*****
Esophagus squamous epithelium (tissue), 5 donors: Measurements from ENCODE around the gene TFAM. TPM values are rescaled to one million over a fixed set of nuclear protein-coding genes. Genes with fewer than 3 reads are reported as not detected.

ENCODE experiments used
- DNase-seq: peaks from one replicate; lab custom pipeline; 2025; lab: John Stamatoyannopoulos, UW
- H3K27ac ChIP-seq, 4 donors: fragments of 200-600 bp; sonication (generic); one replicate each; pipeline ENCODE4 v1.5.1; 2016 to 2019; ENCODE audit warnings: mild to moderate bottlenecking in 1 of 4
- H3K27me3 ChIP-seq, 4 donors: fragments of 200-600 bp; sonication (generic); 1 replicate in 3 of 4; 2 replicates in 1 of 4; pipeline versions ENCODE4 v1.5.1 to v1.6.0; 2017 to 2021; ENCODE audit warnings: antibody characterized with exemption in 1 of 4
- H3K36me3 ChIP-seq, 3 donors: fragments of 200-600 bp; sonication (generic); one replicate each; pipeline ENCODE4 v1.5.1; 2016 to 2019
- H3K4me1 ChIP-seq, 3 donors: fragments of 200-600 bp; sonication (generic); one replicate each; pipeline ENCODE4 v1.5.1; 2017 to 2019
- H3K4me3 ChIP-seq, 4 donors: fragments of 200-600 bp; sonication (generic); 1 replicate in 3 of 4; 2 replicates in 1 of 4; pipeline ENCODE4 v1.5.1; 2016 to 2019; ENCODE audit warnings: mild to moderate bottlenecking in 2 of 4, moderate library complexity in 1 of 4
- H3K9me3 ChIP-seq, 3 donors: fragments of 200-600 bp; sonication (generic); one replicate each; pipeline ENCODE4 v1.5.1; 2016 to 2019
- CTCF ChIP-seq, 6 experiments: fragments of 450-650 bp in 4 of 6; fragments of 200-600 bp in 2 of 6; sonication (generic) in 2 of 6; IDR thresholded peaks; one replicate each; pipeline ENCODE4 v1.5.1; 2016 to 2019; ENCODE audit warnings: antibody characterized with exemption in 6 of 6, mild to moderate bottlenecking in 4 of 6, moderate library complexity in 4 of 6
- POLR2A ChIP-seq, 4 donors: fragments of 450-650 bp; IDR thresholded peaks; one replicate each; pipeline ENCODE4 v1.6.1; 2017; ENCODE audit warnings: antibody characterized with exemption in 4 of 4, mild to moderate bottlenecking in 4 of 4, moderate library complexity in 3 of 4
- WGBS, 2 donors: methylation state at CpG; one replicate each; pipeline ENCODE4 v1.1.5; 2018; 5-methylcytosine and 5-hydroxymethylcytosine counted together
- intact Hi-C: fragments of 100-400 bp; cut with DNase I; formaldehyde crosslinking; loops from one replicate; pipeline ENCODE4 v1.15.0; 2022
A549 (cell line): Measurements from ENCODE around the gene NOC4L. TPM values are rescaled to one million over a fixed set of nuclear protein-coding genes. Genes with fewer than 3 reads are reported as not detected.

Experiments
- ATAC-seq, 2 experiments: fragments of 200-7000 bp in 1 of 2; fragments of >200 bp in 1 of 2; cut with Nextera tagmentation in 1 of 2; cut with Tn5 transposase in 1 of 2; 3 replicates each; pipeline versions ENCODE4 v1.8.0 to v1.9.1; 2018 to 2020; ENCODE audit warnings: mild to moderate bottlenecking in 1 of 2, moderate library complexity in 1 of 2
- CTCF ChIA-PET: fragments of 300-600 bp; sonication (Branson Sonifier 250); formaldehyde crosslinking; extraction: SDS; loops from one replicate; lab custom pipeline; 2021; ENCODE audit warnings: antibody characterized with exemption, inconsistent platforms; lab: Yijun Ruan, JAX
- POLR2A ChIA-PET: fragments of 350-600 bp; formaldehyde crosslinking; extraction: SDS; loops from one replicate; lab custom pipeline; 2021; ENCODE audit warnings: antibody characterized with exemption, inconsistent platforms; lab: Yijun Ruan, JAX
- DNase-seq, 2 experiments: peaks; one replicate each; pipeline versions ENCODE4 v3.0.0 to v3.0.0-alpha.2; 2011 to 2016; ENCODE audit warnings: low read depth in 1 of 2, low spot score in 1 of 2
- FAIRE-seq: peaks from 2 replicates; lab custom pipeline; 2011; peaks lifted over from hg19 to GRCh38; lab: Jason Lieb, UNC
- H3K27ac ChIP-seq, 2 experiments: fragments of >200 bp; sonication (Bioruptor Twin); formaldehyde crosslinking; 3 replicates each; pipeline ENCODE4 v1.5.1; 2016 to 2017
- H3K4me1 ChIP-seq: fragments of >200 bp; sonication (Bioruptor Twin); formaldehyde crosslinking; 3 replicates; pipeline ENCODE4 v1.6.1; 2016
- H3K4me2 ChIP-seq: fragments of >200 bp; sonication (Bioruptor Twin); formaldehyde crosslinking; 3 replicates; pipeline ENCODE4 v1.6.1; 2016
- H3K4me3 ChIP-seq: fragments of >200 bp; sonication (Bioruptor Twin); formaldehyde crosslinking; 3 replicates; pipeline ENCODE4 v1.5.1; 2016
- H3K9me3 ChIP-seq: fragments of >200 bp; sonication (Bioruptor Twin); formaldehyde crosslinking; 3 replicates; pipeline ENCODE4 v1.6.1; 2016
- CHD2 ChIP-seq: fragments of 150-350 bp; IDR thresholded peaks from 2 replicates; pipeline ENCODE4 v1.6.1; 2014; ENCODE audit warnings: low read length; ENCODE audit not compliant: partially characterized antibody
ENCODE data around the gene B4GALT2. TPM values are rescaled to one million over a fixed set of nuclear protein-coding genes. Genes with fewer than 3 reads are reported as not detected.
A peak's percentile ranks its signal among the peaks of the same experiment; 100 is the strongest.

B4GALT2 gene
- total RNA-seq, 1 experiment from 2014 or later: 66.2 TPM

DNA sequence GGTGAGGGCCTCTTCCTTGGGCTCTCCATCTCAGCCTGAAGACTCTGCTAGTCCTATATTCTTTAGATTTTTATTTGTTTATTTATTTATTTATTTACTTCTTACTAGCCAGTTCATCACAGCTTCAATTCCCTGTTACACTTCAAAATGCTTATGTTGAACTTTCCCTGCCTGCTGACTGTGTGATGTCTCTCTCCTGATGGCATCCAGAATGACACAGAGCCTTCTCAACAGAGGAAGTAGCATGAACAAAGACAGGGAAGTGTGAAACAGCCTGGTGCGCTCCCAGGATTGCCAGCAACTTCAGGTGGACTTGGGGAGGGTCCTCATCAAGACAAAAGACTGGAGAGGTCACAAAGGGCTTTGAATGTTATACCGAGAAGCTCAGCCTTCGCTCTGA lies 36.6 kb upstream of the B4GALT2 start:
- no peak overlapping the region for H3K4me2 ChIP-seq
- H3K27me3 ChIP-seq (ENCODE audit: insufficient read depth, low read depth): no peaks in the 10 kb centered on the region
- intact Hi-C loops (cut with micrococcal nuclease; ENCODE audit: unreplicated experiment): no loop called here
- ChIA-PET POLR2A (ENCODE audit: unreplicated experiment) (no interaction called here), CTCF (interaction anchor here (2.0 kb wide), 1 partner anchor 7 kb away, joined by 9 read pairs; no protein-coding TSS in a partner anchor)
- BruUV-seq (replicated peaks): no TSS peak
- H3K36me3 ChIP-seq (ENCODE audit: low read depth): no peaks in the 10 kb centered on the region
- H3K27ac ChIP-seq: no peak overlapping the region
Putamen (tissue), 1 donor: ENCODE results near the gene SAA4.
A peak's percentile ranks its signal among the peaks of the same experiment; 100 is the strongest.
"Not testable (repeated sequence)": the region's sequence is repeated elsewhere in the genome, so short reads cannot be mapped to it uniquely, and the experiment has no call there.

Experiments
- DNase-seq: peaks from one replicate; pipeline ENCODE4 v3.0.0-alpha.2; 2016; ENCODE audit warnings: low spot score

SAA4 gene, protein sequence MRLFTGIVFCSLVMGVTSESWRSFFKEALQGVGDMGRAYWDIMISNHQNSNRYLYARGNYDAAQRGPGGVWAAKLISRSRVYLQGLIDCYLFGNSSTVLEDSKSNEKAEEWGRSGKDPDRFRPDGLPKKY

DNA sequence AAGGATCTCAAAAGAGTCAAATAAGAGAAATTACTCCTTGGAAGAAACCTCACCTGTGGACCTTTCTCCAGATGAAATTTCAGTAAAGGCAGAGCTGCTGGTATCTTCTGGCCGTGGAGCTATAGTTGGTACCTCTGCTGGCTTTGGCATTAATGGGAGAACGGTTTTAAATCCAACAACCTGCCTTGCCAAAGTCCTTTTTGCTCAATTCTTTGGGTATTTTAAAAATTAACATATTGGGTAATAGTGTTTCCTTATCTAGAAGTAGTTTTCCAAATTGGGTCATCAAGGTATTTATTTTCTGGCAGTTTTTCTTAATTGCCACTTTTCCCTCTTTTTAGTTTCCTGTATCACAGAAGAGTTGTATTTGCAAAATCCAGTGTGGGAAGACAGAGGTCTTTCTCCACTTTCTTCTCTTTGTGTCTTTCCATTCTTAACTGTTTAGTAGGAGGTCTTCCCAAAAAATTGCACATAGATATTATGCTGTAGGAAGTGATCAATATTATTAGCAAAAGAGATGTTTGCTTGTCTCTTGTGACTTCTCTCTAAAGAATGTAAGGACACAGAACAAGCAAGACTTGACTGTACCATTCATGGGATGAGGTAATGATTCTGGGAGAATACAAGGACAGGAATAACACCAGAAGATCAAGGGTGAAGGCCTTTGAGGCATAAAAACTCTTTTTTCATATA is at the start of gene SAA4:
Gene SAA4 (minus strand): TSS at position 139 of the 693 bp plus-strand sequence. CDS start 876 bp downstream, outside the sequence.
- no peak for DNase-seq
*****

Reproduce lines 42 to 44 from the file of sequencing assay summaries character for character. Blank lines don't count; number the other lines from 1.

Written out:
Experiments
- DNase-seq: peaks from one replicate; pipeline ENCODE4 v3.0.0-alpha.2; 2016; ENCODE audit warnings: low spot score

SAA4 gene, protein sequence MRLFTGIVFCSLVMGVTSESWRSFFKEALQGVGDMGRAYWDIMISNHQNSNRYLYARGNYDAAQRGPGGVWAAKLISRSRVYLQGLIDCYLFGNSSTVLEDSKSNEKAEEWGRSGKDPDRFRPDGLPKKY